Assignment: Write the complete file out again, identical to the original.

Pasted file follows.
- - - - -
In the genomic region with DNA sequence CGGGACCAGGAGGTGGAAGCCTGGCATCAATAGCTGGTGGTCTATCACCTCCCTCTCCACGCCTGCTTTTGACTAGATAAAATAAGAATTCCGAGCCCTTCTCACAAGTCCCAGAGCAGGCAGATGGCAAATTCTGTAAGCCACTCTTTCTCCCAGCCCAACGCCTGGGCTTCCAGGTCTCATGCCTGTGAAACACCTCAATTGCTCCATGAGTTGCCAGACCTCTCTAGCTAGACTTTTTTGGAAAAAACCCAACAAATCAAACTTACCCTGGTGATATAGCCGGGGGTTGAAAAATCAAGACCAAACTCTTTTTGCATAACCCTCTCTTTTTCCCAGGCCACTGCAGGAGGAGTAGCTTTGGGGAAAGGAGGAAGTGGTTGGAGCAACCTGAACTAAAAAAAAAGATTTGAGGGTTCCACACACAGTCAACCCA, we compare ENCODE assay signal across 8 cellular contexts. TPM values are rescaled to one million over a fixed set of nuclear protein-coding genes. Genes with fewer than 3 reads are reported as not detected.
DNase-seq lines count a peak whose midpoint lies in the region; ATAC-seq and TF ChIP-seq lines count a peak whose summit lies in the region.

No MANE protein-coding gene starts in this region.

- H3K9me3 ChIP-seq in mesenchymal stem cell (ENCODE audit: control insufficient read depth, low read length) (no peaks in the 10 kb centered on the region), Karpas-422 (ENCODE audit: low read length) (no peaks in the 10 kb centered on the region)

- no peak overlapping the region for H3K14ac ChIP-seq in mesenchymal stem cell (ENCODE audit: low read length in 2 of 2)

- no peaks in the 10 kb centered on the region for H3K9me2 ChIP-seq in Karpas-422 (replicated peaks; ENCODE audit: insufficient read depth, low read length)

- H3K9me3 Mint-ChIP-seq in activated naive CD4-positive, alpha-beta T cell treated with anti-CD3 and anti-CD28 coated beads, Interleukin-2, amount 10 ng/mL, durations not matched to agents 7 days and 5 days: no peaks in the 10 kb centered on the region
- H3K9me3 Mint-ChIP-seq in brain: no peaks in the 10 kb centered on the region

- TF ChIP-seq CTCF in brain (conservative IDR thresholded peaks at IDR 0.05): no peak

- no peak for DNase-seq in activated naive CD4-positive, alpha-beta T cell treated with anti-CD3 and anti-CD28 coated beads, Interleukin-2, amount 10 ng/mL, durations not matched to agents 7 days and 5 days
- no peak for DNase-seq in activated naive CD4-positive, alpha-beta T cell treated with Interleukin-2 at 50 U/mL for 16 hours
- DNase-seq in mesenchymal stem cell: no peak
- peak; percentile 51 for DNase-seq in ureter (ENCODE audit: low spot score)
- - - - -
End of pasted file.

In the genomic region with DNA sequence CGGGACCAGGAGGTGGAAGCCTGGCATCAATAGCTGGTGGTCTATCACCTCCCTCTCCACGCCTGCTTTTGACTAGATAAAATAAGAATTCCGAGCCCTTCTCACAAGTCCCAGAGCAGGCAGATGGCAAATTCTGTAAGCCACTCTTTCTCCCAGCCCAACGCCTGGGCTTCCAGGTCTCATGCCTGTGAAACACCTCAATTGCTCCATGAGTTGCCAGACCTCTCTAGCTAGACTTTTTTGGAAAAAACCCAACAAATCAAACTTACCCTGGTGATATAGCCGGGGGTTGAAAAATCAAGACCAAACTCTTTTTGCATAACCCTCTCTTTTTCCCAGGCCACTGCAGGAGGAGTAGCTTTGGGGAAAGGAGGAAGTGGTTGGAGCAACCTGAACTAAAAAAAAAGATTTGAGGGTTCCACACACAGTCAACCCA, we compare ENCODE assay signal across 8 cellular contexts. TPM values are rescaled to one million over a fixed set of nuclear protein-coding genes. Genes with fewer than 3 reads are reported as not detected.
DNase-seq lines count a peak whose midpoint lies in the region; ATAC-seq and TF ChIP-seq lines count a peak whose summit lies in the region.

No MANE protein-coding gene starts in this region.

- H3K9me3 ChIP-seq in mesenchymal stem cell (ENCODE audit: control insufficient read depth, low read length) (no peaks in the 10 kb centered on the region), Karpas-422 (ENCODE audit: low read length) (no peaks in the 10 kb centered on the region)

- no peak overlapping the region for H3K14ac ChIP-seq in mesenchymal stem cell (ENCODE audit: low read length in 2 of 2)

- no peaks in the 10 kb centered on the region for H3K9me2 ChIP-seq in Karpas-422 (replicated peaks; ENCODE audit: insufficient read depth, low read length)

- H3K9me3 Mint-ChIP-seq in activated naive CD4-positive, alpha-beta T cell treated with anti-CD3 and anti-CD28 coated beads, Interleukin-2, amount 10 ng/mL, durations not matched to agents 7 days and 5 days: no peaks in the 10 kb centered on the region
- H3K9me3 Mint-ChIP-seq in brain: no peaks in the 10 kb centered on the region

- TF ChIP-seq CTCF in brain (conservative IDR thresholded peaks at IDR 0.05): no peak

- no peak for DNase-seq in activated naive CD4-positive, alpha-beta T cell treated with anti-CD3 and anti-CD28 coated beads, Interleukin-2, amount 10 ng/mL, durations not matched to agents 7 days and 5 days
- no peak for DNase-seq in activated naive CD4-positive, alpha-beta T cell treated with Interleukin-2 at 50 U/mL for 16 hours
- DNase-seq in mesenchymal stem cell: no peak
- peak; percentile 51 for DNase-seq in ureter (ENCODE audit: low spot score)